Eunice de Souza: Meeting poets

“Meeting poets I am disconcerted sometimes 

by the colour of their socks 

the suspicion of a wig 

the wasp in the voice 

and an air, sometimes, of dankness. 

Best to meet in poems: 

cool speckled shells 

in which one hears 

a sad but distant sea.” 

—Eunice de Souza. 

Eunice de Souza: Catholic mother

Father X. D’Souza 

Father of the year. 

Here he is top left 

the one smiling. 

By the Grace of God he says 

we’ve had seven children 

(in seven years). 

We’re One Big Happy Family 

God Always Provides 

India will Suffer for 

her Wicked Ways 

(these Hindu buggers got no ethics) 
Pillar of the Church 

says the parish priest 

Lovely Catholic Family 

says Mother Superior 
the pillar’s wife 

says nothing.
—Eunice de Souza. 

Eunice de Souza: Sweet Sixteen

Sweet Sixteen

Well, you can’t say

they didn’t try.

Mamas never mentioned menses.

A nun screamed: You vulgar girl

don’t say brassieres

say bracelets.

She pinned paper sleeves

onto our sleeveless dresses.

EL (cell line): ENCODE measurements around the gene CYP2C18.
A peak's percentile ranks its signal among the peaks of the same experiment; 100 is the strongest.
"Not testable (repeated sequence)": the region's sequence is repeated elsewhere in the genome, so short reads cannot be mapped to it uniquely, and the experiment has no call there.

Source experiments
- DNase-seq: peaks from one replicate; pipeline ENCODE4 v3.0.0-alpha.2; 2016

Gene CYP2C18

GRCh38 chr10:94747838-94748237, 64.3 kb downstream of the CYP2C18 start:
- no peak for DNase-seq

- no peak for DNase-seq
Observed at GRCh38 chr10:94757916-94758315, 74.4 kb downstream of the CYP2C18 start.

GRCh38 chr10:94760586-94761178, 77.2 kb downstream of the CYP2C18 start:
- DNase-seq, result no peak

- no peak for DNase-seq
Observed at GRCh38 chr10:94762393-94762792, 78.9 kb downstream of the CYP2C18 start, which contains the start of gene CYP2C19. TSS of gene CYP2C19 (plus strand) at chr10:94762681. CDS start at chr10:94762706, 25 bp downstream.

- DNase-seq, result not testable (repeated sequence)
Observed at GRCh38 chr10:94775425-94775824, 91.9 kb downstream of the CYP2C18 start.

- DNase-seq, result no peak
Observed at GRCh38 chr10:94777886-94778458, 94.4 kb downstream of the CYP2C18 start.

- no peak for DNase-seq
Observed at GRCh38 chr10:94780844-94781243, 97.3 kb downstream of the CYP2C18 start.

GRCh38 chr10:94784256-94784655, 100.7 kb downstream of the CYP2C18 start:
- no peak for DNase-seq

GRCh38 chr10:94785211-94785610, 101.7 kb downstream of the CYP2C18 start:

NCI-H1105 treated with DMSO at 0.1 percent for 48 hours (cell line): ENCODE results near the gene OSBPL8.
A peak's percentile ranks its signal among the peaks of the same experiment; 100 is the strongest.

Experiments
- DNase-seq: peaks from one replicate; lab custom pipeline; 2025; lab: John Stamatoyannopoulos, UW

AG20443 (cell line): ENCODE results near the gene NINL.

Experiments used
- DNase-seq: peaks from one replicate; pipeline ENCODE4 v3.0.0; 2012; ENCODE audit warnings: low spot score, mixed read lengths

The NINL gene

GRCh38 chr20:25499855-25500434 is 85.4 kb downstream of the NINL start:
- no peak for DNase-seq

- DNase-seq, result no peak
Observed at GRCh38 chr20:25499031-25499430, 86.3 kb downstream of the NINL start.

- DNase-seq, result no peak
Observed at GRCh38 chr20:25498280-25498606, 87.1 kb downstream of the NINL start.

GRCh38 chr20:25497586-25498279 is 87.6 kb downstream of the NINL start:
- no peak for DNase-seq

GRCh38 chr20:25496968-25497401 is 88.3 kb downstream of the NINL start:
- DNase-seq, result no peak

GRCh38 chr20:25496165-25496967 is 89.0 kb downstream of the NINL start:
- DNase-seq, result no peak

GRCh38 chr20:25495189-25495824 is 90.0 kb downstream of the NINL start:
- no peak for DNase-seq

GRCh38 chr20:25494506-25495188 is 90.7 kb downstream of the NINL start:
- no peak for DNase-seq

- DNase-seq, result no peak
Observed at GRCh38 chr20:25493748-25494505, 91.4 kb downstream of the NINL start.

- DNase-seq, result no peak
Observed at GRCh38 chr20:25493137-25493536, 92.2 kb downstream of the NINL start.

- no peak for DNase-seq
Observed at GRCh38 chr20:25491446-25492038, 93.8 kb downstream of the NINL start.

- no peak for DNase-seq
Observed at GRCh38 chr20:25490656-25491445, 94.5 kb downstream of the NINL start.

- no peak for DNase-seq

The preacher thundered:

Never go with a man alone

Never alone

and even if you’re engaged

only passionless kisses.
At sixteen, Phoebe asked me:

Can’t it happen when you’re in a dance hall

I mean, you know what,

getting preggers and all that, when

you’re dancing?

I, sixteen, assured her

you could.

—Eunice de Souza. 

Eunice de Souza: Miss Louise

Miss Louise

She dreamt of descending

curving staircases

ivory fan aflutter

of children in sailor suits

and organza dresses

till the dream rotted her innards

but no one knew:

innards weren’t permitted

in her time.

Shaking her graying ringlets:

“My girl, I can’t even

go to Church you know

I unsettle the priests

so completely. Only yesterday

that handsome Fr Hans was saying,

‘Miss Louise, I feel an arrow

through my heart.’

But no one will believe me

if I tell them. It’s always

Been the same. They’ll say,

‘Yes Louisa, we know, professors

loved you in your youth,

judges in your prime.’”

—Eunice de Souza. 

Eunice de Souza: Bequest

Bequest

In every Catholic home there’s a picture

of Christ holding his bleeding heart

in his hand.

I used to think, ugh.
the only person with whom

I have not exchanged confidences

is my hairdresser.
Some recommend stern standards,

others say float along.

He says, take it as it comes,

meaning, of course, as he hands it out.
I wish I could be a

Wise Woman

smiling endlessly, vacuously

like a plastic flower,

saying Child, learn from me.
It’s time to perform an act of charity

to myself,

bequeath the heart, like a

spare kidney –

preferably to an enemy.
—Eunice de Souza.